- Ask your care provider about their familiarity and comfort level with PTSD symptoms. If they seem uncomfortable, or if you are uncomfortable with their response, say so. It is better to have the conversation out in the open than to have a negative relationship with a provider.
- Advocate for awareness. Your provider won't know how comfortable you are interacting with him or her and the office staff unless you tell your provider. I asked my physician if she would mind putting up an informational poster regarding PTSD. It is still on her bulletin board. I also asked my dentist to mark my chart "Freaks out and dissociates if you hit a nerve." He didn't do that, but he did mark that I need extra novocaine (procaine) and additional time for it to take effect.
Explain PTSD: Your Primary Care Provider Wants to Help You Feel Better
It can be challenging to explain PTSD symptoms and their impact on your life to your primary care doctor. However, the only way to make sure you are receiving the best care for your whole-self is to make sure everyone treating you knows about all aspects of your health, and that includes mental health. While there are stories of medical professionals who are judgemental and do not interact comfortably with patients who experience a mental illness, there is only one way to discover how comfortable your provider is with patients experiencing mental health issues. Don't cheat yourself out of the best care possible. You're worth it.
Please let me know about your experiences with medical professionals and discussing your mental health with them. Are there things that make you uncomfortable or angry? How can they improve? I look forward to your comments.
Hollowood, T. (2018, June 6). How to Explain PTSD to Your Doctor So You Get the Right Help, HealthyPlace. Retrieved on 2022, May 17 from https://www.healthyplace.com/blogs/traumaptsdblog/2018/6/how-to-explain-ptsd-to-your-doctor-so-you-get-the-right-help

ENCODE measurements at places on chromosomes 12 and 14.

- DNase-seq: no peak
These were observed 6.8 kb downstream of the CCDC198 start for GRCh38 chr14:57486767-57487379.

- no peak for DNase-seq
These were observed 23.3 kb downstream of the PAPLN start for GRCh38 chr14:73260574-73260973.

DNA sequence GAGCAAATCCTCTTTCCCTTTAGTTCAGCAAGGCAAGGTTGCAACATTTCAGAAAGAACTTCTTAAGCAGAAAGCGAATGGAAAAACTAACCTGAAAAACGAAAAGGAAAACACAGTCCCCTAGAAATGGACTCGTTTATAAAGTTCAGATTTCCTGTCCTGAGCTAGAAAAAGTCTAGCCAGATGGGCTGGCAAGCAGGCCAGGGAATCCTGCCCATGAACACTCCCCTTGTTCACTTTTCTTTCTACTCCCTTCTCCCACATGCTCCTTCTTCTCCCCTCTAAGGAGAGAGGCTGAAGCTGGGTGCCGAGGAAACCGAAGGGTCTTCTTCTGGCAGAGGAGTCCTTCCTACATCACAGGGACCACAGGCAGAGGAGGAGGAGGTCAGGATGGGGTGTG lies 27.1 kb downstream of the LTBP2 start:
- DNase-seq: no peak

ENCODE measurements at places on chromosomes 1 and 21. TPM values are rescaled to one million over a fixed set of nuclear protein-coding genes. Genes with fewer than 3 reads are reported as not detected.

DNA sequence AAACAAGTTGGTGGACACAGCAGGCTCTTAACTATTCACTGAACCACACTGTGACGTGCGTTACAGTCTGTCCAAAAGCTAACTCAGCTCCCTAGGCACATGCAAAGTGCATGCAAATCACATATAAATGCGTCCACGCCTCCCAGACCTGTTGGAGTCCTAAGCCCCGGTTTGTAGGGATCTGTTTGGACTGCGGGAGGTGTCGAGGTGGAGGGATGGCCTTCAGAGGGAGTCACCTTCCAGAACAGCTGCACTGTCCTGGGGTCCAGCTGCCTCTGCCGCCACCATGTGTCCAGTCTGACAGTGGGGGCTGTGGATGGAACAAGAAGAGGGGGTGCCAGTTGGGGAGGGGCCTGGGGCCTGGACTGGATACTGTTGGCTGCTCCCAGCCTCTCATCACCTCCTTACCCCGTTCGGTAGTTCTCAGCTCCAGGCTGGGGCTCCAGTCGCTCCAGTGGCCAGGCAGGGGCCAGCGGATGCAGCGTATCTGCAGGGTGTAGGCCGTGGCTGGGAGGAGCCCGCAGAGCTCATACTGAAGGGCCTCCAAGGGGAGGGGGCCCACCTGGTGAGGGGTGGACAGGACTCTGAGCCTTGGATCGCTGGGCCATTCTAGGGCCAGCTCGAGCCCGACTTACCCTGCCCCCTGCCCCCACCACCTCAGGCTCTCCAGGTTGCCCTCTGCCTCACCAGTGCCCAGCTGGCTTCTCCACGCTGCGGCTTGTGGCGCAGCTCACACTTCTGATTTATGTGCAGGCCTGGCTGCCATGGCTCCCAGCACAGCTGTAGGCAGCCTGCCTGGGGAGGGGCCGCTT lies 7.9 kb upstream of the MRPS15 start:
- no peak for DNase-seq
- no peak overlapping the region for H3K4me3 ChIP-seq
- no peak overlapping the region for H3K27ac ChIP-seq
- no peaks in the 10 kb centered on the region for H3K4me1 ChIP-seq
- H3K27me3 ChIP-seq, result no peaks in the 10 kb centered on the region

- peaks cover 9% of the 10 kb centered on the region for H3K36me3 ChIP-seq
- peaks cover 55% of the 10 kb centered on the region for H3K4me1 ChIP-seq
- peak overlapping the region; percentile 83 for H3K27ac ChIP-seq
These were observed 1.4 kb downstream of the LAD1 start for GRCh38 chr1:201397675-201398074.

Author: Tia Hollowood
I explained that I could not have surgery or general anesthesia due to my PTSD and I explained my situation on paper to surgical staff, Anesthesiologist and doctor. All ignored me and I became combative fight or flight. It was horrible and they performed surgery while I screamed NO.
This is the sad but true reality of most GP's and many psychiatrists everywhere. Diagnosis procedures non-existent, medics who have no real clue or direct experience about the various trauma disorders and syndromes, many who cannot / uninterested in eliciting responses especially freeze type trauma survivors, communication problems, lack of empathy and support, a more cold, otherwise impersonal approach. I do not even understand why psychotherapists and counsellors who are so much better in identifying psyches, empathetic and having good insight as they treat their patients aren't allowed to diagnose or medicate, if needed.
I'm seeing a doctor at a psychiatry office. I've seen her twice now. I explained i had PTSD among other things and she asked a few questions and came to the conclusion that i was just bi-polar and i didn't need my normal medication of benzodiazepines. She put on lamictal caliming it will help. The say they don't have my previous records although I seen them for years prior to deciding I needed to go back. She said the lamictal would replace my clonazepam but it's been 2 months and I'm being as patient as I can, but I'm still having bad panic attacks and anxiety. They think I refuse to tale any SSRIs, but the truth is I cannot takethem because they turn my stomach into a knot and i can't eat and I constantly throw up. They just tell me to keep taking it and those effects will go away. Well, they don't. I'm going back this month for my 3rd visit. I'm up all night tonight because my anxiety is crazy and I'm progressively mpre and more angry because I know what's going on but i feel like I'm playing a game with them. Help.